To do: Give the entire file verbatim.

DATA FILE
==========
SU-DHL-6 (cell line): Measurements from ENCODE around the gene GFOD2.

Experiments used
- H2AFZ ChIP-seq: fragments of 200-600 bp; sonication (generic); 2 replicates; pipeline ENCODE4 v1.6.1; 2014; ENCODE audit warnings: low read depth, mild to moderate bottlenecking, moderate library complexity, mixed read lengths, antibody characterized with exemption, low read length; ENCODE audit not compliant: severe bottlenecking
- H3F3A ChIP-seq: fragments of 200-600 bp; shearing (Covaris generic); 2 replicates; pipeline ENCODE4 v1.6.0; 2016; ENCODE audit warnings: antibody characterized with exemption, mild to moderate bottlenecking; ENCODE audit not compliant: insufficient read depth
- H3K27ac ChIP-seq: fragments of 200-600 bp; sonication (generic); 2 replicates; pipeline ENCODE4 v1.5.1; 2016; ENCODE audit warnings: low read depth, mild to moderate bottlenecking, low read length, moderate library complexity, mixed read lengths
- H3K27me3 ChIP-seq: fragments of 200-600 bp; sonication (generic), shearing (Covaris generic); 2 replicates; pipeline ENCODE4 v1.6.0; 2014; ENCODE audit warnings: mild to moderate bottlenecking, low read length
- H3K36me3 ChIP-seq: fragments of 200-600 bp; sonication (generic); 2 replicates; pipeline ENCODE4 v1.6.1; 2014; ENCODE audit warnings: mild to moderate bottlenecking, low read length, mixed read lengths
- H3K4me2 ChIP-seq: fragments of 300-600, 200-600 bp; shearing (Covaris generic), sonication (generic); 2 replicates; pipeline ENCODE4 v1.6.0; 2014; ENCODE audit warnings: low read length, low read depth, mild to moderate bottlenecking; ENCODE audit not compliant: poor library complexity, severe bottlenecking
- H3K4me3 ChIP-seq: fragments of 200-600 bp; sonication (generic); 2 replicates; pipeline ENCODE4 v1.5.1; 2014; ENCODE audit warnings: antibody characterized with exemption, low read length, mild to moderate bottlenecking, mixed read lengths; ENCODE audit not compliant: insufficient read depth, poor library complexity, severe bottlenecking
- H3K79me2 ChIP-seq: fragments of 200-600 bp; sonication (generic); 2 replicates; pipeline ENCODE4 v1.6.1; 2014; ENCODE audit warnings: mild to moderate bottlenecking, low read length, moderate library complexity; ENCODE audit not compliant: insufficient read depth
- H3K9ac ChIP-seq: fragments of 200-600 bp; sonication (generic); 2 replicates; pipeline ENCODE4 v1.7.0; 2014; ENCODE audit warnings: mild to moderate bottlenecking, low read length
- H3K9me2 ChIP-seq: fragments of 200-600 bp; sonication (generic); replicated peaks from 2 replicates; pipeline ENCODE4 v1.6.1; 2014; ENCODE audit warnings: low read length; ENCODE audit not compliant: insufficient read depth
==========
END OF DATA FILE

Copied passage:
SU-DHL-6 (cell line): Measurements from ENCODE around the gene GFOD2.

Experiments used
- H2AFZ ChIP-seq: fragments of 200-600 bp; sonication (generic); 2 replicates; pipeline ENCODE4 v1.6.1; 2014; ENCODE audit warnings: low read depth, mild to moderate bottlenecking, moderate library complexity, mixed read lengths, antibody characterized with exemption, low read length; ENCODE audit not compliant: severe bottlenecking
- H3F3A ChIP-seq: fragments of 200-600 bp; shearing (Covaris generic); 2 replicates; pipeline ENCODE4 v1.6.0; 2016; ENCODE audit warnings: antibody characterized with exemption, mild to moderate bottlenecking; ENCODE audit not compliant: insufficient read depth
- H3K27ac ChIP-seq: fragments of 200-600 bp; sonication (generic); 2 replicates; pipeline ENCODE4 v1.5.1; 2016; ENCODE audit warnings: low read depth, mild to moderate bottlenecking, low read length, moderate library complexity, mixed read lengths
- H3K27me3 ChIP-seq: fragments of 200-600 bp; sonication (generic), shearing (Covaris generic); 2 replicates; pipeline ENCODE4 v1.6.0; 2014; ENCODE audit warnings: mild to moderate bottlenecking, low read length
- H3K36me3 ChIP-seq: fragments of 200-600 bp; sonication (generic); 2 replicates; pipeline ENCODE4 v1.6.1; 2014; ENCODE audit warnings: mild to moderate bottlenecking, low read length, mixed read lengths
- H3K4me2 ChIP-seq: fragments of 300-600, 200-600 bp; shearing (Covaris generic), sonication (generic); 2 replicates; pipeline ENCODE4 v1.6.0; 2014; ENCODE audit warnings: low read length, low read depth, mild to moderate bottlenecking; ENCODE audit not compliant: poor library complexity, severe bottlenecking
- H3K4me3 ChIP-seq: fragments of 200-600 bp; sonication (generic); 2 replicates; pipeline ENCODE4 v1.5.1; 2014; ENCODE audit warnings: antibody characterized with exemption, low read length, mild to moderate bottlenecking, mixed read lengths; ENCODE audit not compliant: insufficient read depth, poor library complexity, severe bottlenecking
- H3K79me2 ChIP-seq: fragments of 200-600 bp; sonication (generic); 2 replicates; pipeline ENCODE4 v1.6.1; 2014; ENCODE audit warnings: mild to moderate bottlenecking, low read length, moderate library complexity; ENCODE audit not compliant: insufficient read depth
- H3K9ac ChIP-seq: fragments of 200-600 bp; sonication (generic); 2 replicates; pipeline ENCODE4 v1.7.0; 2014; ENCODE audit warnings: mild to moderate bottlenecking, low read length
- H3K9me2 ChIP-seq: fragments of 200-600 bp; sonication (generic); replicated peaks from 2 replicates; pipeline ENCODE4 v1.6.1; 2014; ENCODE audit warnings: low read length; ENCODE audit not compliant: insufficient read depth